If I ever return to this world again, I’d remain IGBO.
|Re: Igbo Political Systems by Andre Uweh(m): 7:53pm On Nov 08, 2010|
Prior to Republicanism, Ndigbo had Ezes, Igwes and Obis. But the Igbo society attached so many difficult conditions to any aspring Eze. For example in Isinweke areas of Imo state, the man who intends to be the Eze will cook for the entire village for one week as well as other tough conditions. This made the interest in being an Eze to wane. The idea of being an eze withered away and in its place, emerged republican systems.
|Re: Igbo Political Systems by PhysicsQED(m): 8:59pm On Nov 08, 2010|
1. I have to know, how were Igbo societies egalitarian when many of those societies practiced a caste system and discriminated against "Osus"?
2. Also how can "The Igbos have kings, chiefs, Eze and other titles of honor. Movement to the top is open and free for any individual." and "As many persons as can wield power, whether through personal strength, influence or authority, can do so." make sense? How can one just move up to the status of chief or Eze without being made so by someone who already has such a title and thus was previously one's superior? If so, movement to the top is not open or free (I don't see why it should be, actually).Is this effectively stating that there could be thousands of chieftancy titles if need be and thousands of people "wielding power" in a single community? What is the chain of command, really?
|Re: Igbo Political Systems by Andre Uweh(m): 10:04pm On Nov 08, 2010|
@physisQED: You are not straightforward here. In Igboland of today, there are no kings. What is obtainable are Ezes, Obis and in some places Igwes. They are traditional rulers who received their staffs of office from government. An Eze is never addressed with the English title of ''chief''.
Igboland is not exceptional on the most powerful wielding power. We are living witnesses to Maccido-Dasuki saga of the Sokoto caliphate. IBB appointed Dasuki but Abacha usurped him with Maccido. Cases like this are bound in the West as well.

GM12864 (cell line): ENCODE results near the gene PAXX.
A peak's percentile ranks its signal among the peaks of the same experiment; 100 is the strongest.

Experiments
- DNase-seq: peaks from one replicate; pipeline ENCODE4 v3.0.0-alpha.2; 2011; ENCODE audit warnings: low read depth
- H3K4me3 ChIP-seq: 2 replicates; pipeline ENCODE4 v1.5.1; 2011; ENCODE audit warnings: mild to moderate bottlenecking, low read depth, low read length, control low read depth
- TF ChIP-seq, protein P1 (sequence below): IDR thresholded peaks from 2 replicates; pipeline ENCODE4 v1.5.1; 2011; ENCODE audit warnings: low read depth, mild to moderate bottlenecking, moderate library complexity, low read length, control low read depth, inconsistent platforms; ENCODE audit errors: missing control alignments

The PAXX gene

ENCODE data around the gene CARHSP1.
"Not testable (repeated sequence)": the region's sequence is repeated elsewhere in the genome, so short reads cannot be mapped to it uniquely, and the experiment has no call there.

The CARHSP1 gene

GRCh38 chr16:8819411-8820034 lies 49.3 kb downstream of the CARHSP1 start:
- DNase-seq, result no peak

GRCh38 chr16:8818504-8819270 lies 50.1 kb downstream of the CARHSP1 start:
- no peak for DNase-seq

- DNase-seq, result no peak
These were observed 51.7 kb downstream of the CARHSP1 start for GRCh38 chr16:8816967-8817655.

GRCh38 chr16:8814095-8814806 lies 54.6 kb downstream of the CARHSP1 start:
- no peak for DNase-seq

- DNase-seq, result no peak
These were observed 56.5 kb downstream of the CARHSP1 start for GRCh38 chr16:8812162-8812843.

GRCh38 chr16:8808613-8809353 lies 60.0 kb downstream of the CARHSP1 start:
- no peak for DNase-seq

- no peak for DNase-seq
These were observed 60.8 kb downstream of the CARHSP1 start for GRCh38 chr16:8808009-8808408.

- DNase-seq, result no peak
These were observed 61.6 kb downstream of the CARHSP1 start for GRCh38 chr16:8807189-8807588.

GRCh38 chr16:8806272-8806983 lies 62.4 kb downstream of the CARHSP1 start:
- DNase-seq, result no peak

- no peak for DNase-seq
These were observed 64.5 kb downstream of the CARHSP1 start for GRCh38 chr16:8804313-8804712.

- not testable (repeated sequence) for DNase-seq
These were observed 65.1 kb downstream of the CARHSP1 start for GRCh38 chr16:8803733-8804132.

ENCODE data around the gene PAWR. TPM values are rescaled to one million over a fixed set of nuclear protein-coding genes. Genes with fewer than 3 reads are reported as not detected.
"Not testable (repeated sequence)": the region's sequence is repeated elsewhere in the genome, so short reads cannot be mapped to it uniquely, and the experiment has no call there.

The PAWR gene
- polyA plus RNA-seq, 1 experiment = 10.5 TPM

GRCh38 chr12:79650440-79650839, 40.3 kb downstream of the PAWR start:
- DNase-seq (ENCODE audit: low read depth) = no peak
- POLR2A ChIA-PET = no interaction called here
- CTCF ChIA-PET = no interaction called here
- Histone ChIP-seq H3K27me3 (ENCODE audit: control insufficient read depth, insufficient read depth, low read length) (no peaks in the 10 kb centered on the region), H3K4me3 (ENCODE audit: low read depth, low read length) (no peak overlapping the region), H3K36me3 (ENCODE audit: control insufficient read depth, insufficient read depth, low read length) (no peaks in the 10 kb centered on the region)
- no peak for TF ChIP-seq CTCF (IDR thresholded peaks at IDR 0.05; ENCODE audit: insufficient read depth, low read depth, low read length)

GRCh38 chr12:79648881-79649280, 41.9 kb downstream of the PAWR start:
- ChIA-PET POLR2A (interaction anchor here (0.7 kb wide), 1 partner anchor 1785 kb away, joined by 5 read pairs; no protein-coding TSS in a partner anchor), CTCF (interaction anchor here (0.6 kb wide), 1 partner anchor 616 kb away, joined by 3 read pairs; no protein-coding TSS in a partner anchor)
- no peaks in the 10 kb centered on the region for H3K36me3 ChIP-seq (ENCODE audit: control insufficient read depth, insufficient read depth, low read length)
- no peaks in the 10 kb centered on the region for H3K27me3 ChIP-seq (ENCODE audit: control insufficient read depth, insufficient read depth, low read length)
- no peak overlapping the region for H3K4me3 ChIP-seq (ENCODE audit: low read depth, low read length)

Nevertheless, thosands of people do not wield power in Igboland. The Eze and his cabinet are responsible for traditional matters. But to be a member of this team, there might be power struggle, and in this case the most influential becomes victorious.
It is so because the British made it so.
|Re: Igbo Political Systems by ifyalways(f): 10:24am On Nov 09, 2010|
asha 80:Did u notice the writer somehow concentrated @ Onicha?
Those things are very much still [/b]relevant and upheld in Onicha,i dunno abt other parts of Igboland.
@PhysicsQED,Movement to the top is NOT open and free for everyone in the [b]whole of[b] igboland.[/b]There are certain criteria or status one gets to before one wud qualify for any status eg in Onicha the "Obi" status is rotated btwn certain families within the 4 royal vilages.Its not contestableor open for discussion!
In Arochukwu,there is an age grade or society for only those above 90,no amt of money or fame can get u there and it goes on and on.
Chain of power(Onicha):
Ndi ichie(ume,agbalanze,okwa and okwaraeze)
Nne muo na ndi gbara odu(women only).
|Re: Igbo Political Systems by africhika(f): 5:02pm On Nov 09, 2010|
read it all. fascinating info. this 'omu' title sounds cool
|Re: Igbo Political Systems by ChinenyeN(m): 7:19pm On Nov 09, 2010|
"Igbo amaghi eze" & "Igbo enweghi eze". . . do these two expressions not have antiquity?
Andre Uweh:Seriously. .
|Re: Igbo Political Systems by Andre Uweh(m): 7:34pm On Nov 09, 2010|
ChinenyeN:The word eze, Obi or Igwe does not exist in a vacuum. If Ndigbo had none, those words could not have existed. As I said earlier on, some Igbo communities made it so difficult for any one to be eze then. For example, one has to cook for the entire village for one week before you may be considered as eze.
As a result, ezeship gave way to gerontocracy, theocracy and republicanism.
|Re: Igbo Political Systems by ChinenyeN(m): 7:49pm On Nov 09, 2010|
Andre Uweh:It doesn't add up for me. I seriously have a difficult time believing what you're postulating, and the bolded is also the same argument someone posed me a while ago, when I had this discussion with that person (which also seems to be the basis of your argument). This all just takes us to square one; the antiquity and pre-colonial meaning and application of those terms. Who can answer that?
|Re: Igbo Political Systems by Andre Uweh(m): 8:14pm On Nov 09, 2010|
The Russians had a Czar, but at a point, a popular revolution led by The Bolsheviks ousted the Czar. As a consequence, what stops you from believing that at a point, Ndigbo had ezes.
|Re: Igbo Political Systems by ChinenyeN(m): 8:29pm On Nov 09, 2010|
Andre, you're way too fond of bringing up other, unrelated peoples' circumstances as a measuring stick. Anyway, it's like I stated earlier, this all takes us back to the square one which I previously spoke of.